As the team approached the final stages of the tournament, anxious Sri Lankan fans were hoping that an often self-destructing Pakistan team would favour Sri Lanka in a semi-final, and they hoped for a South African side in unfamiliar conditions as their opponent in the final. The players however had no such concerns about their opponents, for in their journey to the final of a yet another World Cup, they had to overcome their toughest opponent — their employer!
Just days before the team departed for Bangladesh for the World Cup, the newly-crowned Asian champions were ‘rewarded’ with a fierce battle by their employer over their new contracts. On the day before their departure, they were reportedly threatened with termination and were only certain of their participation in the tournament just hours before boarding the flight.
Dinesh Chandimal and his team departed to Bangladesh perhaps as the only team in the entire competition deemed as being too unreasonable and uncompromising to be offered a central contract by their employer. If the players thought they had overcome their greatest challenge yet, little did they know!
Mahela Jayawardena and Kumar Sangakkara were forced to put aside their World Cup preparations and publicly defend their professionalism, character and loyalty to the country in yet another sinister attack fuelled through the media, apparently by an individual within the organisation they work for (SLC), and it was all over open, honest and sincere comments that the players had made while in Bangladesh about their T20 retirement plans.
There is no wonder then why Darren Sammy felt divine intervention was behind Sri Lanka’s march to the final. For a team to fight the way the Sri Lankans did, after being battered, bruised and almost buried by SLC officials before even playing a game at the World Cup; there needed to be just that — divine intervention!
To the millions of adoring fans of the Sri Lankan team, the force that propelled this team through to the final stages of the World Cup was no secret nor was it an intervention by the Almighty. For years, the two iconic players of their team, Sangakkara and Jayawardena, have played their cricket with honour, passion, commitment, and loyalty towards their nation, steering the ship and lending their leadership expertise. The loyal Sri Lankan fans knew that there was only one way they were going to leave this sport, and that was as world champions.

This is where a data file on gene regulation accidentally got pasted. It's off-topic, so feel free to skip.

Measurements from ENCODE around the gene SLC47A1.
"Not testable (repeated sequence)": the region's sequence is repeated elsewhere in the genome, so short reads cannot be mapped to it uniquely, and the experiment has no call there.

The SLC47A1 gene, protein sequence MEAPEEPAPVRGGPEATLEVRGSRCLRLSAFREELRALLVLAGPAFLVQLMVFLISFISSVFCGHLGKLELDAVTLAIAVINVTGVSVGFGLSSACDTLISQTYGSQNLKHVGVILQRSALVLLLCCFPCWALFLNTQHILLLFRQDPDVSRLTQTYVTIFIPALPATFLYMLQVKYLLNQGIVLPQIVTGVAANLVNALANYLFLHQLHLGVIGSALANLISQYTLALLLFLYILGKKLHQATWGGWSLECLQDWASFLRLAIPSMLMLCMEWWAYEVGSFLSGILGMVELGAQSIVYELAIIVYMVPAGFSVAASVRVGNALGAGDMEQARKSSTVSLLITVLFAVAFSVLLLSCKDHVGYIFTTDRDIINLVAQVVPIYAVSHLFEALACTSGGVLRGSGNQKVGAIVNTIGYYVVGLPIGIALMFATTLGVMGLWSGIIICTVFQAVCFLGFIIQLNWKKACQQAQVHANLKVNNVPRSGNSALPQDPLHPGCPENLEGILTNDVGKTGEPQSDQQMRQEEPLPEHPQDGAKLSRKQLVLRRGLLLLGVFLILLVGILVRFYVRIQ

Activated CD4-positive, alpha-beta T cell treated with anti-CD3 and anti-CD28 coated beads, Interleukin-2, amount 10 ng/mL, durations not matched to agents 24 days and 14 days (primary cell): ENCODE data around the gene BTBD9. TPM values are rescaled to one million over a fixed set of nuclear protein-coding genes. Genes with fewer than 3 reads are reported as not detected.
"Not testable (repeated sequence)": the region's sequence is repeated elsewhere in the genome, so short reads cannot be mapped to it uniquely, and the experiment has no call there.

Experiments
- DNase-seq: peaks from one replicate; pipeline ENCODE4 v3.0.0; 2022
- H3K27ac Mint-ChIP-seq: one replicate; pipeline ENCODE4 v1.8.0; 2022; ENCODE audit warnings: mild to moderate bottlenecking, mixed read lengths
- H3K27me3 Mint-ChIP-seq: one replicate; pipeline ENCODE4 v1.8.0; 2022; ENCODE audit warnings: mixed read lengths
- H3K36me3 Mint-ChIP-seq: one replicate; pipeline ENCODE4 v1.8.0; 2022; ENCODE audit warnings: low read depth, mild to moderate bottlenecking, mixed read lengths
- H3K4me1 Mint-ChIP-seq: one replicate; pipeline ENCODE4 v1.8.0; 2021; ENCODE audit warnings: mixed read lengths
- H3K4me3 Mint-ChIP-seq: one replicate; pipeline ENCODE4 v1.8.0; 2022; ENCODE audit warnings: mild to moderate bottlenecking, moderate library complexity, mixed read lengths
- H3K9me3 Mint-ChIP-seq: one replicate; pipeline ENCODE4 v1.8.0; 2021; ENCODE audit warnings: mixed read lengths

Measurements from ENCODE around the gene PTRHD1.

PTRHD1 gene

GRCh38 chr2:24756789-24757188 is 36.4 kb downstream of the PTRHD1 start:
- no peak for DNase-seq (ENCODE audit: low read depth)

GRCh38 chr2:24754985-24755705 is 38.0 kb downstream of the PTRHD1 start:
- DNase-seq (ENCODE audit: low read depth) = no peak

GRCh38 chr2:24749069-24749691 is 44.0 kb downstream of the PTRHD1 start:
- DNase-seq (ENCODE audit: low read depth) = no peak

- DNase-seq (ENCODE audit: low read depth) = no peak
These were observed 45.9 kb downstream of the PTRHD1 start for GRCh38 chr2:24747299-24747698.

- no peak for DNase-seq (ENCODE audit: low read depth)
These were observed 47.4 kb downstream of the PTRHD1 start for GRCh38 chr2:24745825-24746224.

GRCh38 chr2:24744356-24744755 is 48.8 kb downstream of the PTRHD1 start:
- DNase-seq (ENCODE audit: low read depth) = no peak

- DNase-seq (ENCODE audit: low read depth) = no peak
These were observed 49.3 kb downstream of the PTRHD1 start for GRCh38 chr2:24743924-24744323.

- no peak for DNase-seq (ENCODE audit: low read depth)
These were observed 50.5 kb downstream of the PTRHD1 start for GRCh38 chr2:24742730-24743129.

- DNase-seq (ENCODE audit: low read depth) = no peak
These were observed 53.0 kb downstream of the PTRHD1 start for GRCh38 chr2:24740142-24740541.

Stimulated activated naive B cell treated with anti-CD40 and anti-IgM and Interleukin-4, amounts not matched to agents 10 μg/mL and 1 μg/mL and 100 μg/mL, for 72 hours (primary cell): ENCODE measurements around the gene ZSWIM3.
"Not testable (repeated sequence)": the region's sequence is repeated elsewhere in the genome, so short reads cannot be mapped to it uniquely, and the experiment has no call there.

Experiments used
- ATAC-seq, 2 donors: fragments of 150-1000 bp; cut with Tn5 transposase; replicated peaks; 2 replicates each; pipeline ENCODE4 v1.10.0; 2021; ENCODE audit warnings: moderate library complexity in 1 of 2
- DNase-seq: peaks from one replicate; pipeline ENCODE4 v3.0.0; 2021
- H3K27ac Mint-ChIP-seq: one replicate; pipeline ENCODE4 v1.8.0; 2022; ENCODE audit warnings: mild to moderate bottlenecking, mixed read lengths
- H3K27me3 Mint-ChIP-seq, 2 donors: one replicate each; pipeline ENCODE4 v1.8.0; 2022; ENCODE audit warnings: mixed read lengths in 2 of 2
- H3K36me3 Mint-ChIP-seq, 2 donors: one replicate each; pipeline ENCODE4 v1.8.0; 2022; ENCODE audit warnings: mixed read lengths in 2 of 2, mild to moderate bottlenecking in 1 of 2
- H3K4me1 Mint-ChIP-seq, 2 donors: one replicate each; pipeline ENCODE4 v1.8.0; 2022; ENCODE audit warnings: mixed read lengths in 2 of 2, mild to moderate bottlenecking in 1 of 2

While Jayawardena and Sangakkara deserve the accolades they receive, this World Cup win was an example of the great results that can be achieved when the tour management, coaching staff, selectors and the players all come together to mastermind a great plan and execute it to perfection.
If there was ever a hand played by the Almighty, it was probably the act of having David Boon hand a one-match suspension to the terribly out of form, but gracefully humble captain Chandimal.
When faced with defending what turned out to be one of the lowest winning targets against New Zealand in a must-win match, the team rallied behind two leaders Jayawardena and Sangakkara, who are perhaps the most seasoned campaigners of having to overcome adversity, to earn Sri Lanka a semi-final berth.
Faced with many challenges ahead of the semi-final (including the decision over picking the available but out of form Chandimal, playing at a new venue and facing a confident, swashbuckling opponent), the players, tour management, coaching/support staff and the selectors made a number of brilliant decisions. Perhaps the best and possibly the bravest of those decisions was to debut — at such a crucial stage of the competition — the right-arm leg spinner Seekkuge Prasanna.
The gutsy calls made ahead of the final match also turned out to be a masterfully planned and a brilliantly executed script. Conventional wisdom called for Sri Lanka to field the same winning team they played in the semi-final and bat first and defend with their greatest strength: bowling. However, the think-tank very cleverly assessed that India’s greatest strength is to chase, and more importantly, the world’s best batsman Virat Kohli was unstoppable during a chase. Having decided on chasing, the team needed to bolster their batting and needed to pick between Chandimal and Thisara Perera, who played this tournament almost purely as a batsman. The choice of Perera proved to be yet another brilliant move, as it was he who eased the chase with his aggressive batting towards the end.
The fielding was most-certainly the best seen by a Sri Lankan team in the recent past and bowling, especially at the death, and it was perhaps the best in the tournament. All coaches, including the fielding coach Ruwan Kalpage, bowling coach Chaminda Vaas and batting coach Marvan Atapattu deserve a lot of credit, along with the head coach Paul Fabrace.
Chief selector Sanath Jayasuriya has faced stern criticism lately, primarily as a result of his association with a very unpopular cricket board. However, Jayasuriya and the rest of the selectors too deserve a lot of credit for making some sensible decisions, especially during the latter part of the tournament.
What started out as a journey that perhaps felt like ‘going through hell’ for this team of amazing individuals thankfully ended in World Cup glory. This win is indeed a great testament to their will power, hunger for success, passion for the sport, commitment for their motherland and their ability to overcome adversity.
Darren Sammy might still call it a divine intervention, but Sri Lanka may think otherwise and consider it a victory for good over evil.
Photo by AFP